Are you sure? I heard from a freelancer friend who had a friend who said their editor was blacklisting them.
That editor is a jerk and he was just being a bully. Blacklists do not exist, full stop. And even if they did — and, again, they do not — you wouldn’t get on one unless you committed a Cardinal Sin like those listed above.
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What are some pet peeves editors have?
You really shouldn’t worry about them! Again, get the big stuff right and any pet peeves won’t matter. (If you do want to agonize over this, you can read this guide to pitching I wrote for Harvard’s NiemanLab, which covers some of that territory.)
Okay, sure, but I’m in this Facebook group and someone said …
Really, don’t worry about it! There are countless things that add to the anxiety of being a freelancer, and worrying about whether you’re going to slightly annoy an editor shouldn’t be one of them. I did a whole thread about why you shouldn’t worry about this stuff.
How long should my pitch be?
A dozen or so sentences, tops! IMO — and I wrote this in that NiemanLab guide — there isn’t a story in the world that can’t be pitched in under a dozen or so sentences. If you’re unable to do that, it’s generally an indication to me as an editor that you’re not entirely sure what your story is or what’s important about it. Every editor can tell you stories about the winding, overlong journey pitches that meander for 800 words without ever actually saying what the story is. Concision is your best friend when it comes to pitches.
*This is a general guideline, not a rule; editors will not stop reading a pitch they’re interested in if it’s 13 sentences. Just try to be in the ballpark.
What should my subject line be?
Easy one: “Freelance pitch: [proposed headline of the story].” This is also a guideline and not a rule, but in general this is the most successful format I’ve seen. (Join a Sunday panel to hear me talk about why you should do this — it’s more important than it seems!)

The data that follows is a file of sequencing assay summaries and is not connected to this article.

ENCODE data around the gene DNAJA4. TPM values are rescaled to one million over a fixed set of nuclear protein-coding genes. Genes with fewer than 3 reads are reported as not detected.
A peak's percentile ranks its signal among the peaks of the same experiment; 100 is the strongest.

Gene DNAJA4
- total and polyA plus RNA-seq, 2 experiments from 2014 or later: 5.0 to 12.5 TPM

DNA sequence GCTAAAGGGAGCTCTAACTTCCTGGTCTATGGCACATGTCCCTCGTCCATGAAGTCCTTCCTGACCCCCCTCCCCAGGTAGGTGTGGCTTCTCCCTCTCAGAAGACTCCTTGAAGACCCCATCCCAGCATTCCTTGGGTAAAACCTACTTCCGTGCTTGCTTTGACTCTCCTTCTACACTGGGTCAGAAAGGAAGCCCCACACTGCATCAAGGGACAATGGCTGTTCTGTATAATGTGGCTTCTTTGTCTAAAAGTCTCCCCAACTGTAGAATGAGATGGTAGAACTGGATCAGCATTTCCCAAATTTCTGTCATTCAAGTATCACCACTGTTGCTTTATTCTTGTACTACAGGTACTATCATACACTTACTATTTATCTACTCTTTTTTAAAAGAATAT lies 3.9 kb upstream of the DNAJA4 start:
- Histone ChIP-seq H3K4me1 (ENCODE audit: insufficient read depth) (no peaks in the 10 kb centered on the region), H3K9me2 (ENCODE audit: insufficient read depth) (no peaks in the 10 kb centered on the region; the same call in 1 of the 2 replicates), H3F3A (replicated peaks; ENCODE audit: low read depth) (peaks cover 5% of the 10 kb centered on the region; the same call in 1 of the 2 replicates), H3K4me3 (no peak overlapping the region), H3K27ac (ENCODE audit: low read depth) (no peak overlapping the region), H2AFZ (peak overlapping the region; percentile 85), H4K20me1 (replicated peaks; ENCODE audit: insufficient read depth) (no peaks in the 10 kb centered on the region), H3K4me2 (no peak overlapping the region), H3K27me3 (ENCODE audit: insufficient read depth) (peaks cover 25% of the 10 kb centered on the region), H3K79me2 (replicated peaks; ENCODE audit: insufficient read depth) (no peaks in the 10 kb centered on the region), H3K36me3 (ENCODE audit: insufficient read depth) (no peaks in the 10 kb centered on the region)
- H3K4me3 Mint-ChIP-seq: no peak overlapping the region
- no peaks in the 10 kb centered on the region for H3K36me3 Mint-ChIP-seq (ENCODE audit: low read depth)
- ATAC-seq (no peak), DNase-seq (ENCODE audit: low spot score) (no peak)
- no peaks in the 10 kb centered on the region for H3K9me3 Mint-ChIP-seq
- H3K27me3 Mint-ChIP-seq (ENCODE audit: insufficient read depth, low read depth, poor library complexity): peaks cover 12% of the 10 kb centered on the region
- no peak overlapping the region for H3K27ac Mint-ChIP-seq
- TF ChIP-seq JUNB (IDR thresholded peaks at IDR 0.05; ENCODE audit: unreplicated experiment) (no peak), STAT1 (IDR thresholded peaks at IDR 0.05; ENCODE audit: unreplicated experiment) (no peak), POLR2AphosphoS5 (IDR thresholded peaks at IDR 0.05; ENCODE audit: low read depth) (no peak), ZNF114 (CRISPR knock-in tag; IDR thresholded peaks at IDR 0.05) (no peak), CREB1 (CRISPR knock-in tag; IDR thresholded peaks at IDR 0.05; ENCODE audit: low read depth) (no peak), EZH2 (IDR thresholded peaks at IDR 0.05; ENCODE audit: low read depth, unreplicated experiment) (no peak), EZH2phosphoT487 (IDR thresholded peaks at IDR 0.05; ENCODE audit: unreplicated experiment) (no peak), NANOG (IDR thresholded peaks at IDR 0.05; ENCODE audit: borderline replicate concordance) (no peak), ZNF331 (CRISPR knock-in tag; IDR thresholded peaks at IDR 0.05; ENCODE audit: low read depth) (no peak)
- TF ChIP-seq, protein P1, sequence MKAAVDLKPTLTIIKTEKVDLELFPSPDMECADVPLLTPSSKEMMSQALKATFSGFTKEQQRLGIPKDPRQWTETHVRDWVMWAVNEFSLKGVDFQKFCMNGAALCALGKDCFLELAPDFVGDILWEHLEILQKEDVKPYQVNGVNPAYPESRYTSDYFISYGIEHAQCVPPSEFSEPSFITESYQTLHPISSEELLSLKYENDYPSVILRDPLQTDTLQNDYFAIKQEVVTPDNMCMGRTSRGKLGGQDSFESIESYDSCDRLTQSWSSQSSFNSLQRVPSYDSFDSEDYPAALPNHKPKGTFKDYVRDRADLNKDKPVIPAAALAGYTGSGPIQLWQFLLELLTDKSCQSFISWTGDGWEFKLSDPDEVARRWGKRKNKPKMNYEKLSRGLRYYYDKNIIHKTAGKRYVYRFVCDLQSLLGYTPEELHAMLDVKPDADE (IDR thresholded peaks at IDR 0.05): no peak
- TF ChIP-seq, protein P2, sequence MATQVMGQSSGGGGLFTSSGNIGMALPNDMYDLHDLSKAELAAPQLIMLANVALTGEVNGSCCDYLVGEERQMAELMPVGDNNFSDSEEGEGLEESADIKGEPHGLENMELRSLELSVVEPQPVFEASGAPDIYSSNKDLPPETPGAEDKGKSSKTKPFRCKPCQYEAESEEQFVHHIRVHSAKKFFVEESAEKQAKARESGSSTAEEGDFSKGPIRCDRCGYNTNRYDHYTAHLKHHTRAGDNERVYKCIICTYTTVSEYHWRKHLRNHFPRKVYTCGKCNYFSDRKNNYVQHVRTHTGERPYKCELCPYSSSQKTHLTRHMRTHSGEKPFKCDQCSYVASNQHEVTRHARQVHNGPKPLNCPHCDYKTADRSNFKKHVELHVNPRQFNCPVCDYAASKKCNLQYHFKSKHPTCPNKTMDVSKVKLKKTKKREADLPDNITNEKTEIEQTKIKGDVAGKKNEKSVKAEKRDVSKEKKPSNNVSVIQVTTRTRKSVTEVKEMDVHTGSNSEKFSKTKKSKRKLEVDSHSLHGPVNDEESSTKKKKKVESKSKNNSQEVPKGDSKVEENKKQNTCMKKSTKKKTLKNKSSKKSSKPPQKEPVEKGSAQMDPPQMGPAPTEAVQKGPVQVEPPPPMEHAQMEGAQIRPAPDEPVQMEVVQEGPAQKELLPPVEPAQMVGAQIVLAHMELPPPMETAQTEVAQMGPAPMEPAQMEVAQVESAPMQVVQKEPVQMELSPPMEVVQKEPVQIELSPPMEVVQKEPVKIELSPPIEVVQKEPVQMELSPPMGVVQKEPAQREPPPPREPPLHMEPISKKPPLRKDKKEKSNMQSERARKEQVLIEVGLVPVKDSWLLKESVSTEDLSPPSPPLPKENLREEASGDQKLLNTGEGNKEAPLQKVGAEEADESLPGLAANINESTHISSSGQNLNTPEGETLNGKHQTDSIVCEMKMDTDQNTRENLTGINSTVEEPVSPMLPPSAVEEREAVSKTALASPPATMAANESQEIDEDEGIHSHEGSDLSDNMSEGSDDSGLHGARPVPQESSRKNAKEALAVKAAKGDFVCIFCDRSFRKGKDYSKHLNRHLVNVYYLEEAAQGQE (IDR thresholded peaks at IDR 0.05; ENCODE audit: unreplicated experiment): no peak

Should I include clips? What about a link to my portfolio?
Yep and yep. Three or four of your best clips is enough — they don’t have to be germane to the topic you’re pitching, but it doesn’t hurt — and include a link to your portfolio if you have one. (NBD if you don’t, though!)
Why was my pitch rejected? Should I just give up?
There are thousands of reasons editors will decline a story: budget reasons, their publishing schedule is full, internal changes at the outlet/section, they just don’t have the time this week, they’re simply not looking … it’s a lot. Truthfully, the majority of the reasons an editor will decline your story have nothing to do with you or your story. It’s a complicated process and editors don’t always have the final say in everything!
That said, I go into detail about the most common ways pitches fail in my NiemanLab article.
However, as I wrote in that story: A bad pitch is not the same thing as a bad story idea. And a no from one editor is not a blanket no that means you need to give up on the idea. Take it elsewhere! Workshop it! Make sure you understand what your story is!
Okay, last question, but it’s more of a statement tbh: Why is such basic information like this so hard to find?
Because the industry is not designed to be inclusive, and for decades it thrived on a “who you know” system. So many of us are trying to change that, but it won’t happen overnight. Subscribe to Study Hall, tell your friends how much you make and call out bully editors.
Oh, a few other things …
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Okay bye ily!